Figure 1. Dimensions of the IRB140 robot (unit: mm) [1].

The problem for reversing an operation from the specified coordinate and rotation to every rotation angle of an arm joint lies in the field of inverse manipulator kinematics. There may be multiple solutions that lead to the same result. Thus, I implemented the Pieper’s solution [2] for solving the joint angles for the IRB140 robot.

Here’s a video demonstration for precision control of the IRB140 by only giving the joint angles as the input. The robot follows a trail surrounding a paper box with the tip of the last arm always pointing at the center of the box.

1. ABB, IRB140 product specification, 2019, https://library.e.abb.com/public/2893a5756d204e19aba0d37c2a2cadc6/3HAC041346%20PS%20IRB%20140-en.pdf
2. Craig, J.J., Introduction to Robotics: Mechanics & Control. 1986: Addison-Wesley Publishing Company.

## Heat Transfer Dynamic Plotting

It may often be increasingly hard to comprehend dynamic properties using only static figures shown on a textbook. There is more need for data visualization for better understanding the complicated world around us…

This is a demo program that I have written in a course of heat transfer. I served as the teaching assistant and assisted my professor for delivering the curriculum. In order to let the students understand some time-dependent properties between the temperature and position of a heat transferring process, I used Python and the library Matplotlib for customized visualization of the heat transfer process.

Compared with a static plot of the same process (Fig. 1), this dynamic plot (Fig. 2) intuitively demonstrated the nature of temperature change according to time.

Figure 1. Static plot of normalized temperature (1-Φ) vs normalized position (η) at different normalized time (τ) using OriginLab.

Figure 2. Dynamic plot of heat transfer.

## T-Rex Game

This is a simplified game mimicking the T-Rex dino game appearing on the “No Internet” google page. The motivation for making this comes from a YouTube video where a program learns to play the game at superhuman level using genetic algorithm. It was quite fascinating knowing the fact that nothing has to be taught in order to let this program acquire the ability to jump over obstacles, dodge birds … etc.. I made this game using C, with the console being the gameplay screen. However, due to the fact that characters instead of figures were drawn, the screen will always be in a flickering condition for renewing the screen at a rate such quickly.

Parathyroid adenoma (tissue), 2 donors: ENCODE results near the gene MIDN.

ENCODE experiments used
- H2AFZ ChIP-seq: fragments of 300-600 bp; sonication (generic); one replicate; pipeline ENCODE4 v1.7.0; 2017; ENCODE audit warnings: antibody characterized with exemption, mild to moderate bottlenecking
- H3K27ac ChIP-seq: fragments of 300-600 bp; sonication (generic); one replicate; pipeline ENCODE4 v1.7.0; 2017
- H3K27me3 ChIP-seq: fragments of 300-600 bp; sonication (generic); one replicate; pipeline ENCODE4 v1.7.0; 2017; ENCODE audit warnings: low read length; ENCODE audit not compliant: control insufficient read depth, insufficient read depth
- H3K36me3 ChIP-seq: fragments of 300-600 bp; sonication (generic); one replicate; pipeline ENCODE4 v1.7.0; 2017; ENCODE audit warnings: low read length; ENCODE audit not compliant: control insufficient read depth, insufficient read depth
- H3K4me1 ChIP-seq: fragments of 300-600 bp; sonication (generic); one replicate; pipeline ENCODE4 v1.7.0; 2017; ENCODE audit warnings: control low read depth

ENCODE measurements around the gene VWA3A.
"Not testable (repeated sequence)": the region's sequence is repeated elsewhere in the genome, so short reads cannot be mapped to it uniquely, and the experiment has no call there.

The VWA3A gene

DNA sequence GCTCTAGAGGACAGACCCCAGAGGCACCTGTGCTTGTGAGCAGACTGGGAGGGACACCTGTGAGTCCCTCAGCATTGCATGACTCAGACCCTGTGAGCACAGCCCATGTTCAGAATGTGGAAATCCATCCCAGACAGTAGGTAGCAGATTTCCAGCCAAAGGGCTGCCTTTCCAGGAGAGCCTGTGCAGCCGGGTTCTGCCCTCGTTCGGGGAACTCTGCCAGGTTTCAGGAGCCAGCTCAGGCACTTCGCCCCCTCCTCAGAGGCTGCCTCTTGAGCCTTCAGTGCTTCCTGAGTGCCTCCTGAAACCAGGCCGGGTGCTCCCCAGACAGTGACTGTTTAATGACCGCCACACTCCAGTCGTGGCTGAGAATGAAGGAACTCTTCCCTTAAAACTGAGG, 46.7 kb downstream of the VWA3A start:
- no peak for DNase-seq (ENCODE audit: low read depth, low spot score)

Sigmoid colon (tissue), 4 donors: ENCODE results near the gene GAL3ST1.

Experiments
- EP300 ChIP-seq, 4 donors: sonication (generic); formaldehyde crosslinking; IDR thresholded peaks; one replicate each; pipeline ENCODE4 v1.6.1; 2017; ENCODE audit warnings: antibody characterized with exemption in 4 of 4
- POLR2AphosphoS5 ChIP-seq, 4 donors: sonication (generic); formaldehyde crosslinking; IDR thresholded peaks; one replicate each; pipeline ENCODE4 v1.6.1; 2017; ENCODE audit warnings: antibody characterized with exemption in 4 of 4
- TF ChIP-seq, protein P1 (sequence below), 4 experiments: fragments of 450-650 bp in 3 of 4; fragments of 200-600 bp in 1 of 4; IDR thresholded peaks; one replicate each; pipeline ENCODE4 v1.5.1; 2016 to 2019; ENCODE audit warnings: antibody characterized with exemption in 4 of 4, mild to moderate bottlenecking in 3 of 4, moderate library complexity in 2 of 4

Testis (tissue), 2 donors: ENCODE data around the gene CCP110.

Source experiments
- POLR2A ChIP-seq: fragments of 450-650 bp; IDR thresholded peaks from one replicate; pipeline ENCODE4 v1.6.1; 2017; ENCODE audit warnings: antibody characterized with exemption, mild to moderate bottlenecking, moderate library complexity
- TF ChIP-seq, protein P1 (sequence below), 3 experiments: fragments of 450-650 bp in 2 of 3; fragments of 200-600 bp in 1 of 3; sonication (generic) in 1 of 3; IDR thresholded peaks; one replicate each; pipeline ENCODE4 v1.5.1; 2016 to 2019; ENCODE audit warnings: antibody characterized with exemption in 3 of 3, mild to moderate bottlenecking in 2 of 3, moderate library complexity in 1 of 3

## Blackjack

Blackjack is a well-known gambling game and is the most widely played casino game in the world. Numerous researches about this game had been carried out, including machine learning of optimal actions for playing the game (see reinforcement learning for solving Blackjack).

I got particularly interested in machine learning during graduate school. Thus, I made this simple Blackjack game program in order to construct a game environment for reinforcement learning of game agents for future work.

The game process is a single round of Blackjack, starting from player 0 being dealt 2 cards from the dealer. The player can either choose to “hit”, “stand” or “split” according to his cards. After the “stand” action is chosen or if he goes busted, The next player follows on.

I wrote this game using C language, which runs on a command prompt. While being simple, It can provide useful insights to game agents which can further learn on its own for achieving optimal behavior.